Si quelqu'un veut bien traduire et rÃ©sumer ces notes du metteur en scÃ¨ne Karen Robinson...
Poet ...Musician ...Philosopher ...Physician ...Swordsman...Swashbuckling Braggart ...Arrogant ...Brilliant ...witty ...Foolish ...Kind . . ....Quarrelsome ...Irascible...Gallant ...Courteous ...Rude ... Elegant ...Learned ...Brave
Cursed with a "gross protuberance""that marches on before [him] by a quarter of an hour ..."
... So in love and so alone ...
Here lies Hercule-Savinien de Cyrano de Bergerac ....
The list goes on. So many words have been used to describe Cyrano de Bergerac, the mind boggles. The profusion of epithets is testimony to the richness of this truly amazing and inspiring character. He is, perhaps, one of the most outstanding romantic heroes of all time. And therein lies the pertinence of this play for a contemporary audience: we desperately need heroes. In this age of cynicism, ethnic cleansing, powerbroking, materialism, compromise, and pettiness, we need idealized figures of greatness on the stage to remind us of the full range of human potential. A study in contradictions, Cyrano shows us that a human being can be both grotesque and sublime?the duality that Victor Hugo called for in his 1827 Preface to Cromwell, the play that launched the Romantic movement in France:
Drama will take a decisive step when it will like nature, mesh in its creations the grotesque and the sublime, the beastly and the divine.
Cyrano's oversized nose is the most concrete symbol of his grotesqueness, and his gift for lyric poetry is but one expression of the sublime in his nature, but there is so much more. He lives every single moment to the fullest, with a passion and a fervor that is, at times, overwhelming. He constantly pursues those standards of excellence, those ideals of freedom, independence, and integrity that we all admire. Rejecting outer "adornments" and appearances, he strives to maintain the elegance and integrity of the inner man. He is obsessed with greatness, greatness of soul, but that is not enough; he must demonstrate that extra quality which makes him a hero extraordinaire, his "panache".* Panache is an integral part of Cyrano's self-image; it is the immortal essence of his soul, and he takes it with him when he dies:
There is one thing that goes with me when tonight I enter my final lodging, . . . A thing unstained, umsullied by the brute Broken nails of the world, by death, by doomUnfingered - See it there, a white plume Over the battle?A diamond in the ash Of the ultimate combustion?My panache.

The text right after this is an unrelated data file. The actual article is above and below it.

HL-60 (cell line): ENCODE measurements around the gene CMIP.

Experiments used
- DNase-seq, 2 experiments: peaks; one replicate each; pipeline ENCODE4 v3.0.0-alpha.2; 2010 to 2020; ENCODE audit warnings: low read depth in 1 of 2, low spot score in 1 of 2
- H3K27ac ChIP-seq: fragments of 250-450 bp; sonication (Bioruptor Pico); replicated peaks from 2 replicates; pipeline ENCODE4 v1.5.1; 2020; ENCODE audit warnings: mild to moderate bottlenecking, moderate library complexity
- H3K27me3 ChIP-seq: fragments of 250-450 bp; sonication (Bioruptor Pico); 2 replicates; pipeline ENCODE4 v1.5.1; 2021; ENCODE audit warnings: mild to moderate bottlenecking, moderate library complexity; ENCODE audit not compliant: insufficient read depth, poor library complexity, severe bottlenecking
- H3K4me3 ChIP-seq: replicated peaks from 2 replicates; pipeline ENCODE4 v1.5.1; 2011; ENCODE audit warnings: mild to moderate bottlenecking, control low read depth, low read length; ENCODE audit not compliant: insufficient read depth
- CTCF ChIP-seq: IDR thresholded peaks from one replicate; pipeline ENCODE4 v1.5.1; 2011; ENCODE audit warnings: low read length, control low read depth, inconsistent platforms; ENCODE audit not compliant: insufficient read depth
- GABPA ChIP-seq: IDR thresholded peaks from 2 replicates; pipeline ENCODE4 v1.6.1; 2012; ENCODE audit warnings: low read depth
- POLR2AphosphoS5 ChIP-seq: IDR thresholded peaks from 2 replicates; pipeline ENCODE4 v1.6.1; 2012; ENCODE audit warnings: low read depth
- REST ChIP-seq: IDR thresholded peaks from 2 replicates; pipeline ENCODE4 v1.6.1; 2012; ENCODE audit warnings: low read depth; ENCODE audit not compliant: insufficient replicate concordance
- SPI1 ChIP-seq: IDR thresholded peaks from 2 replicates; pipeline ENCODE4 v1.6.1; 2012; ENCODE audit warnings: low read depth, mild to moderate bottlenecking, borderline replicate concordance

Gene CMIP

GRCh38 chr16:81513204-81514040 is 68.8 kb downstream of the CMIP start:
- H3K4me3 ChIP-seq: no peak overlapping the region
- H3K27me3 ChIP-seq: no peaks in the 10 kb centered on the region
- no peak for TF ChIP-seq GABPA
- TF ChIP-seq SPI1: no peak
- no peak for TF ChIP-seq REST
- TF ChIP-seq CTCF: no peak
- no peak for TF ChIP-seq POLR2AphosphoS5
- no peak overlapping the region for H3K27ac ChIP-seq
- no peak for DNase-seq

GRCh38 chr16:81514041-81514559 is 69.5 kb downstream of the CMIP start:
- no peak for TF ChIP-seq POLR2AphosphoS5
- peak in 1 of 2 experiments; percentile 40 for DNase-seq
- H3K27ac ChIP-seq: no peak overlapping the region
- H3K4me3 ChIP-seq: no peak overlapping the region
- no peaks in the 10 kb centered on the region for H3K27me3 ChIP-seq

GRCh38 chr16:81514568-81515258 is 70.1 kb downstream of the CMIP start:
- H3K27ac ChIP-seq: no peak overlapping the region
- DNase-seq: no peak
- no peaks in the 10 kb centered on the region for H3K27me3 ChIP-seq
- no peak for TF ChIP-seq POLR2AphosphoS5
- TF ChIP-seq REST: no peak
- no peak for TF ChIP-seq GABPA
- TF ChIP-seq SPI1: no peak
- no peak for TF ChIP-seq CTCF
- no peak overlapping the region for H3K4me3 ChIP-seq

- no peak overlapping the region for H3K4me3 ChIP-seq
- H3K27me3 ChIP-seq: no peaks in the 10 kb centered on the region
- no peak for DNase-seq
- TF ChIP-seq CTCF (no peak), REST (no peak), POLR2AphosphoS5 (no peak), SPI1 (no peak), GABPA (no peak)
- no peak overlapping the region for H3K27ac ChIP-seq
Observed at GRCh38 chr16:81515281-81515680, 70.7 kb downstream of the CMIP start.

Yet, Cyrano has plenty of foibles, and it is those foibles which pull at our heart strings. He may stand above the crowd; he may be a mighty man with a mighty soul who can single-handedly fend off a hundred foes, but deep inside, he is as vulnerable and insecure and frightened as anyone else. When he is dying, he recognizes "All my old enemies?Falsehood, Compromise, Prejudice, Cowardice ", but there is a new one, perhaps his nemesis:
Are you there too, Stupidity? You above all, I knew would get me in the end.
When he says this, one wonders what he means by "Stupidity." Does he mean all those times in his life when he acted foolishly, all those times when he deliberately made enemies of those he despised? Or does he mean those moments when he chose, whether it was because of pride or fear of being ridiculed, not to risk telling Roxane of his love for her? There are any number of possibilities. What is essential here, is his moment of recognition. In this moment we see him recognizing and confronting, openly, those weaknesses, many of which we have recognized in him, in ourselves? and perhaps, just before he dies, he has a heightened perception of what it means to be a human being. In The Idea of a Theater, Francis Fergusson wrote that three qualities a tragic hero possesses are passion, purpose and perception. Cyrano possesses all three.
A few words about the love story which propels the play forward. As an example, perhaps the epitome, of French romanticism, Cyrano de Bergerac places the pursuit of Love at its center. The power of Love is para~nount. And this is where the play is not Cyrano's story alone. Roxane, Christian and even the "swinish" Comte de Guiche are transformed in some way by the power of Love. Roxane reams that true love moves beyond the external realms of physical beauty, that it means a connection with the "soul" of another human being; Christian relinquishes his hold on Roxane when he realizes she needs a deeper love than the love he is able to give her; and the Comte de Guiche remains on the field of battle to fight side by side with his fellow Gascons, because of his love for Roxane.
*And last but by no means least, a word about 'panache.' It is one of those elusive words that is nigh impossible to translate into English, and thus we retain the French word in our vocabulary. It is an essential element in Cyrano's character which moves him into the realm of the extraordinary.